The Government Shutdown and What It Means for Our Country

The border wall was one of Trump’s first campaign promises, and he is currently asking for $5 billion to fund its building. Trump has also decided to shutdown the government to try and get Democrats to fund his wall. To make matters worse, this shutdown is leaving thousands without jobs,while national parks like the National Mall are flooded with trash because there is no one there to pick it up. This fight is not without reason, as Trump has said on multiple occasions that the south border is bringing in drugs, gangs and human traffickers. Trump also made a speech on Tuesday the 8th about the current situation on the fight for border security.  Trump said “Democrats in Congress have refused to acknowledge the crisis and they have refused to provide our brave border agents with the tools they desperately need to protect our families and our nation.” Trump went on to state that “This is a humanitarian crisis – a crisis of the heart and a crisis of the soul.” He also said “This situation could be solved in a forty five minute meeting. Hopefully we can rise above partisan politics in order to support national security.” The problem is that this issue most likely can’t be solved in a forty five minute meeting because both sides do not want to cooperate and compromise so the shutdown can end.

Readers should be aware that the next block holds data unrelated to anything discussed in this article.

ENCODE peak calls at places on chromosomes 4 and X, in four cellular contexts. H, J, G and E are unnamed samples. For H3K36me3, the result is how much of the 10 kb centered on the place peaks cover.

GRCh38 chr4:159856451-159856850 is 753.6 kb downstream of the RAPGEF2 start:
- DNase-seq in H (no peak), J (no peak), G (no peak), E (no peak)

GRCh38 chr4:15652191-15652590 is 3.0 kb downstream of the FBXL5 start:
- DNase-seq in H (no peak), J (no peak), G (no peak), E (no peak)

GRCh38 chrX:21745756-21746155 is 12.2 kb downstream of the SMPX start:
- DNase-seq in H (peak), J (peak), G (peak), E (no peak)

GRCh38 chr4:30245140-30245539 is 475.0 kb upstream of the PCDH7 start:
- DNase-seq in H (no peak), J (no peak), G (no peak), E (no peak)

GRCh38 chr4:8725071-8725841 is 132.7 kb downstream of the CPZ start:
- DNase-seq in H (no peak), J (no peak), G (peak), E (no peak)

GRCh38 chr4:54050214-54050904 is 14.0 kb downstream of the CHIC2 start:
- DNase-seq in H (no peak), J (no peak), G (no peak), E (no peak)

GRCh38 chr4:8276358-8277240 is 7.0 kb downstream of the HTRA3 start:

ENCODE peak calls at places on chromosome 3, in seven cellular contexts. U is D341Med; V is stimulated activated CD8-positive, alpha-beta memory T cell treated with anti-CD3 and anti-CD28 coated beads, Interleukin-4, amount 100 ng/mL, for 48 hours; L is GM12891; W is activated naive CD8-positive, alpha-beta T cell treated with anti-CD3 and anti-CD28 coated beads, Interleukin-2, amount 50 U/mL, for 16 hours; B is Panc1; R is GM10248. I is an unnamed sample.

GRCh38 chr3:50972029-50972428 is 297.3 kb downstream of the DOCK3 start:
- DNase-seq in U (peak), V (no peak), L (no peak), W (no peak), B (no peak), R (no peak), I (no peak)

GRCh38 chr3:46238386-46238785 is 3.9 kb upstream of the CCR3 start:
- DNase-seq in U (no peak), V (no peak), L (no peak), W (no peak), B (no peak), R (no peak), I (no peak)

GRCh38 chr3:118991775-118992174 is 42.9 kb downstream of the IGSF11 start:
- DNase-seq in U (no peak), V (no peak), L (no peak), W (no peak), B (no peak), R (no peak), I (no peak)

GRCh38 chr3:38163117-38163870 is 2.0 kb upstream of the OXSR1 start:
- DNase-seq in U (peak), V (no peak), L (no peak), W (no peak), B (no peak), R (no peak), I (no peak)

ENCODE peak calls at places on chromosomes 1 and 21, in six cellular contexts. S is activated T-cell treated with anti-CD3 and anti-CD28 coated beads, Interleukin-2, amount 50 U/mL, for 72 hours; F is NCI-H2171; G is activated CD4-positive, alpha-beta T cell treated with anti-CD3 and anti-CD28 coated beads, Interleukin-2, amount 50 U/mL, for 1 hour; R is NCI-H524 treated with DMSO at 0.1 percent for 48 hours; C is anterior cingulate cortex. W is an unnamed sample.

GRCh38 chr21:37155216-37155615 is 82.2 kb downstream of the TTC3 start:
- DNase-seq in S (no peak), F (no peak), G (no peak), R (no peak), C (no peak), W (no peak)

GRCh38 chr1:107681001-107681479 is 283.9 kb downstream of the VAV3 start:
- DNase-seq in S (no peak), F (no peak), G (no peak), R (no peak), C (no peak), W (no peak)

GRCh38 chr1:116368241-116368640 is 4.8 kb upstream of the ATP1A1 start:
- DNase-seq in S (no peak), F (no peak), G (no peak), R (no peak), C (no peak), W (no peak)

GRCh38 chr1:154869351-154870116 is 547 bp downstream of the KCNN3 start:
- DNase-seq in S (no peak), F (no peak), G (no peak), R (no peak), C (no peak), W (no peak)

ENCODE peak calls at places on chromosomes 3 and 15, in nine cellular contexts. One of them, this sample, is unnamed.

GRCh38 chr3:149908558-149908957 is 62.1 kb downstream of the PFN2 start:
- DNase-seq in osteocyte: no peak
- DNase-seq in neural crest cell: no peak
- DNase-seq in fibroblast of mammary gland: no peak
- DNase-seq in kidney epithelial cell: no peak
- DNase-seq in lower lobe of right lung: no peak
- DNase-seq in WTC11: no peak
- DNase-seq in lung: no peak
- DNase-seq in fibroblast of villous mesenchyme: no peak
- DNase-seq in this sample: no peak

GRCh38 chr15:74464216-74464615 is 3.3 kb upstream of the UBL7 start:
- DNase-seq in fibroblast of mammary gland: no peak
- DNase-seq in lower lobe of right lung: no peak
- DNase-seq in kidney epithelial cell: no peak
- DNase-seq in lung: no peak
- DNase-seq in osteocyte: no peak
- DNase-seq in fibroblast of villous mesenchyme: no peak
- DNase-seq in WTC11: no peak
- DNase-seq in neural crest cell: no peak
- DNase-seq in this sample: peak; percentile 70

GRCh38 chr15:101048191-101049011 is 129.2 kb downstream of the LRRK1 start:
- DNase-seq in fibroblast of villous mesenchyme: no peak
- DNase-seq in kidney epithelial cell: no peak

I decided to ask what some of FCS staff thinks about this issue.  First I asked Mr. Chagan, the 6th and 7th grade history teacher. He said, “I think the current administration is using the threat and reality of the government shutdown to force the hand of the American public and members of congress to fund the wall. And I just think facts that are being put out there as much as I’ve read are incorrect. In addition to the fact that what is being put out there is hurtful and racist. I think that whenever you categorize a group of people as ‘terrorists’ is hurtful and racist. And it doesn’t value all those who identify in those particular groups.” Next I asked Mr. Fogel, the 8th grade history teacher. He said, “I think there is way to much focus in putting up a wall in order to deal with issues of immigration. And there is a lot of bias against people from other countries that is creating a negative effect socially in our country, so spending that amount of time regardless of the money, spending that amount of time and energy thinking about the wall keeps us away from issues that could help our country more.” When I asked him if this country has better issues to be working on he said,“One hundred percent, and I think this one is wrapped up in a lot of racial bias.”

 

By: William Coleman ’23

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